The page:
1968 was tumultuous by any standard. The My Lai massacre in Vietnam took place on March 16. A few weeks later, on April 04, Martin Luther King was assassinated. Then, on June 05, Robert Kennedy was shot and died a day later. Colleges and universities have traditionally been refuges from the world’s turbulence. But, in those years, the turbulence rolled onto their campuses. Questions of what Americans valued and how Americans should adjust to a world in tumult could not be left to court chambers, legislative bodies, or quiet seminar rooms. They were being battled out in the streets.
In October, Buckminster Fuller created his own turmoil on the Auburn campus when he delivered the first Franklin Lecture (to become the Littleton-Franklin Lectures decades later) and gave the Auburn community one of its earliest introductions to the unsettled relationship of human beings to their environment. More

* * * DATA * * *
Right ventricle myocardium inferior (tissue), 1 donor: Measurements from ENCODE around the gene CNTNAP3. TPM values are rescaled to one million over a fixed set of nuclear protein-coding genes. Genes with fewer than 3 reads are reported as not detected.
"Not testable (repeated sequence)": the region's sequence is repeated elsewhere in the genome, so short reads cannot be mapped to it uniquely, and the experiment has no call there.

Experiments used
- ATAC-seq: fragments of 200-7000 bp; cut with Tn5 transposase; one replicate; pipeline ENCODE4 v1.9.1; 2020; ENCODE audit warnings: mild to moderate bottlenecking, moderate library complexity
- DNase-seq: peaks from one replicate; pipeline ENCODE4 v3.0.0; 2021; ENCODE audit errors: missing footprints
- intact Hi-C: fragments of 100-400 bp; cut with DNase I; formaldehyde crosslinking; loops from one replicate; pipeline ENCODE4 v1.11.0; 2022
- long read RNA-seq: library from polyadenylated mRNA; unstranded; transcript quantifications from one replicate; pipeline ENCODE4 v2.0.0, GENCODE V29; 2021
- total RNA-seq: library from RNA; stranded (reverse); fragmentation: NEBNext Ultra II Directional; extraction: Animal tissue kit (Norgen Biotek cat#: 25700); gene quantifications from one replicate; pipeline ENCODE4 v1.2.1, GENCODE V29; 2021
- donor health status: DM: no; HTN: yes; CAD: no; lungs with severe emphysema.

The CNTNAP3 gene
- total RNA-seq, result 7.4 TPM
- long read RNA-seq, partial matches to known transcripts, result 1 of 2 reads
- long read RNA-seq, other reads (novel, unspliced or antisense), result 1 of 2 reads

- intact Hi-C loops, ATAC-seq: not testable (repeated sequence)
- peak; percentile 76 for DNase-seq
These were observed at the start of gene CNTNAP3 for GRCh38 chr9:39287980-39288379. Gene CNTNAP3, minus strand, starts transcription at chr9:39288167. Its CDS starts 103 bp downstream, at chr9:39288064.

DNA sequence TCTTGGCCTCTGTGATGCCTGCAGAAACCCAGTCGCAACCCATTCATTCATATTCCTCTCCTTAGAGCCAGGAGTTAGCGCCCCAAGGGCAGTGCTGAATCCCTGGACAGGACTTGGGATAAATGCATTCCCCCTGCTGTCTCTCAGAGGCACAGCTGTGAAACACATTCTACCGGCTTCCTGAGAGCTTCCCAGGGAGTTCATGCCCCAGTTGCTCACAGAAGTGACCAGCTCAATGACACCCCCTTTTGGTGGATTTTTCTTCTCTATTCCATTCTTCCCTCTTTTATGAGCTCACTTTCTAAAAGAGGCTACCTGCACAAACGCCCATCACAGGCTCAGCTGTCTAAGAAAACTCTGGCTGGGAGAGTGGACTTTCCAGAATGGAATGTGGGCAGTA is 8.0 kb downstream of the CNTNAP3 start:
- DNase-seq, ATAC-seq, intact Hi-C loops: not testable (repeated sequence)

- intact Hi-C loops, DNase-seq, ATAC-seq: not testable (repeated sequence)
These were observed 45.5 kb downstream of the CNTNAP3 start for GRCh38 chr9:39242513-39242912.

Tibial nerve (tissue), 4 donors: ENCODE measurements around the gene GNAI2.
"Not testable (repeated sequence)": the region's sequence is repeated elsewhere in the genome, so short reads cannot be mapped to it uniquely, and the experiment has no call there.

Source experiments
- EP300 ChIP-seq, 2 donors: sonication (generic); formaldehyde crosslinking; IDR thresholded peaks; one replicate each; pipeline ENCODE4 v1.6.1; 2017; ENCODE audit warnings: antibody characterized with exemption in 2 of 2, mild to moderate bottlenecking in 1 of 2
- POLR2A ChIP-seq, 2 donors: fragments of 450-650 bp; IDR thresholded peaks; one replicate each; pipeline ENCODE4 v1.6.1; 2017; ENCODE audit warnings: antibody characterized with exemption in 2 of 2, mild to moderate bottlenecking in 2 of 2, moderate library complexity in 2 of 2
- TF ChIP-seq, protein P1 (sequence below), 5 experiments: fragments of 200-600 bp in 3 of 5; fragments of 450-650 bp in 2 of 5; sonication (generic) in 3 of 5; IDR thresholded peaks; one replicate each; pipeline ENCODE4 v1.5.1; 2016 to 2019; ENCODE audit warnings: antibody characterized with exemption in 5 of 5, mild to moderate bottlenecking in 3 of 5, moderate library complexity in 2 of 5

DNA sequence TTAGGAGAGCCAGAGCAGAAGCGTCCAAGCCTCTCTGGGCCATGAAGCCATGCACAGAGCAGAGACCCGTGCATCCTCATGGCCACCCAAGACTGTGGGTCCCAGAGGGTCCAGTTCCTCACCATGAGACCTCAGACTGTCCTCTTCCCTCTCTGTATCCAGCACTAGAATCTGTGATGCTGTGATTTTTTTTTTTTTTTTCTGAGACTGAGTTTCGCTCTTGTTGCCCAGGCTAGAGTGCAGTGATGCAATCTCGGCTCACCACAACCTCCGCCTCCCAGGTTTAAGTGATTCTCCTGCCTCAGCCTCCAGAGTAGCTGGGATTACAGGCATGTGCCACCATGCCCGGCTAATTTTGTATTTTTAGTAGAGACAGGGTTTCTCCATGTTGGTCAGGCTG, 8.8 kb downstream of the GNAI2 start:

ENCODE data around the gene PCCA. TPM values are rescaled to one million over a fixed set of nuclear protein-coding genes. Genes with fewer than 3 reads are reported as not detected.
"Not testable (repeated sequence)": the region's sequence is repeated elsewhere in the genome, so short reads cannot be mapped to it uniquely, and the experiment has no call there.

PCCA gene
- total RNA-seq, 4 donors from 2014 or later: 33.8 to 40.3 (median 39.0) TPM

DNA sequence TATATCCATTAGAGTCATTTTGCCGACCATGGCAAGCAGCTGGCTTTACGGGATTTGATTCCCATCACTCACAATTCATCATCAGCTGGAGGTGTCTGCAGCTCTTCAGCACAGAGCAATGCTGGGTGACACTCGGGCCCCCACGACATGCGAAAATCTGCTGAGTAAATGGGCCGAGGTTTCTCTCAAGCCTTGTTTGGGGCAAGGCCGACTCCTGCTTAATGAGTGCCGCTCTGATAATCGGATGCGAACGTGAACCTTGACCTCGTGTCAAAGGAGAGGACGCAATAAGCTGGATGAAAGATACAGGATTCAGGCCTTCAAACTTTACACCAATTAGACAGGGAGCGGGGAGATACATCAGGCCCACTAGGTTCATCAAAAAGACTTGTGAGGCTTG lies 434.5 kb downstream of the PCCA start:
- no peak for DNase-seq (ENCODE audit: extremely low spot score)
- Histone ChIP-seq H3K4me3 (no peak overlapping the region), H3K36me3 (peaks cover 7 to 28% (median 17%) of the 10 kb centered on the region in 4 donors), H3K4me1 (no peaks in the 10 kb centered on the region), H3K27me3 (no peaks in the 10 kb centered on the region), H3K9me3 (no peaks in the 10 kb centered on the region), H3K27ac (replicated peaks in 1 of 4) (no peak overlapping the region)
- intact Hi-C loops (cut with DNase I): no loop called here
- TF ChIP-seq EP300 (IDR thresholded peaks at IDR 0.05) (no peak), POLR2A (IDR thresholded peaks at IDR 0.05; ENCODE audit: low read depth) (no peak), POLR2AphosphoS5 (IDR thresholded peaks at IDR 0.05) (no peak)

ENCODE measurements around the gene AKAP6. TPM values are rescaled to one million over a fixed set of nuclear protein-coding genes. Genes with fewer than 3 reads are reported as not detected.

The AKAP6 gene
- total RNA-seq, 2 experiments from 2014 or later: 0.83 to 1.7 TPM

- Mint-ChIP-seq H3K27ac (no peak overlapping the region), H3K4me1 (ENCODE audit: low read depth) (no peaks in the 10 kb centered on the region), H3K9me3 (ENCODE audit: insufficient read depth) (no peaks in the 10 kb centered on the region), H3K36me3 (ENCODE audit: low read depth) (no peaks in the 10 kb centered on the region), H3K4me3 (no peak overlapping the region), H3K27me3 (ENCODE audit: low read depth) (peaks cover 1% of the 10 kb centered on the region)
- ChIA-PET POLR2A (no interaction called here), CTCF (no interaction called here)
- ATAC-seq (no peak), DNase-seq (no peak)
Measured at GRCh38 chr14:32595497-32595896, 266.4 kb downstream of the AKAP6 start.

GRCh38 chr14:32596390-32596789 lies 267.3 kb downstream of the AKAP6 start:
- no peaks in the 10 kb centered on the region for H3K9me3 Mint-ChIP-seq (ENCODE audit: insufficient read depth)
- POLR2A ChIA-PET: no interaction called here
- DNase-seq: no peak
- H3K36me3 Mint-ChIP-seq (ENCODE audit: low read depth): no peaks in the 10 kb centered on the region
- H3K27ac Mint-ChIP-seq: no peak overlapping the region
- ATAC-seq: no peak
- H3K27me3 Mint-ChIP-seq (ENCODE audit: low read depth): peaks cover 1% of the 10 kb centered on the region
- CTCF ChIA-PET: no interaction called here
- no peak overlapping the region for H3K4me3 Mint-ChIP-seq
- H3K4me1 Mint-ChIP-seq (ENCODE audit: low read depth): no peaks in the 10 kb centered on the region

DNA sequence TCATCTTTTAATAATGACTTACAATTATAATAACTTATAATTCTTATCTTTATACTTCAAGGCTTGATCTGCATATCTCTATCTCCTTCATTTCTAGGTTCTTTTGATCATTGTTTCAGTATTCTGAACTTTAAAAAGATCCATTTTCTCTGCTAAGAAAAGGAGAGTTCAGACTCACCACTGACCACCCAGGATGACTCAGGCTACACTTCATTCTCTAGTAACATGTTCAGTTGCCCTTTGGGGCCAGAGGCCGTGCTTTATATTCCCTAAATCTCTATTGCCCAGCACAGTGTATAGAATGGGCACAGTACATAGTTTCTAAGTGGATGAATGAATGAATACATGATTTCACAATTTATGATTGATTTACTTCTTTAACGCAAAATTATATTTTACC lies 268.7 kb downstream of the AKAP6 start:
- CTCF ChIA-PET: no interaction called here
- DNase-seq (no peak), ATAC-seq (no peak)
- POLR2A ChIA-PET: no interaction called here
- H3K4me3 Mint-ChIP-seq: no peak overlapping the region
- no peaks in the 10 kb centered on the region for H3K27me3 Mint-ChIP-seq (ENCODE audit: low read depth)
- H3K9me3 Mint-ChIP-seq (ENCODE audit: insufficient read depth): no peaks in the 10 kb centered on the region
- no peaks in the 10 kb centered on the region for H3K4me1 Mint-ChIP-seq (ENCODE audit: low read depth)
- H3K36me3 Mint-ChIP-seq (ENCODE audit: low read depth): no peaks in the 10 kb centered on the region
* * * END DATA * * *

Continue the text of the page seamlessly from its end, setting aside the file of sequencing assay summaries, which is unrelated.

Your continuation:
THE LITTLETON-FRANKLIN LECTURES IN SCIENCE AND HUMANITIES
with support from the Provost’s Office and the John and Mary Franklin Foundation
This event is free and open to the public.
For more information, contact:
Littleton-Franklin Lectures Program
6080 Haley Center Auburn, AL 36849-5312
Last Updated: January 22, 2019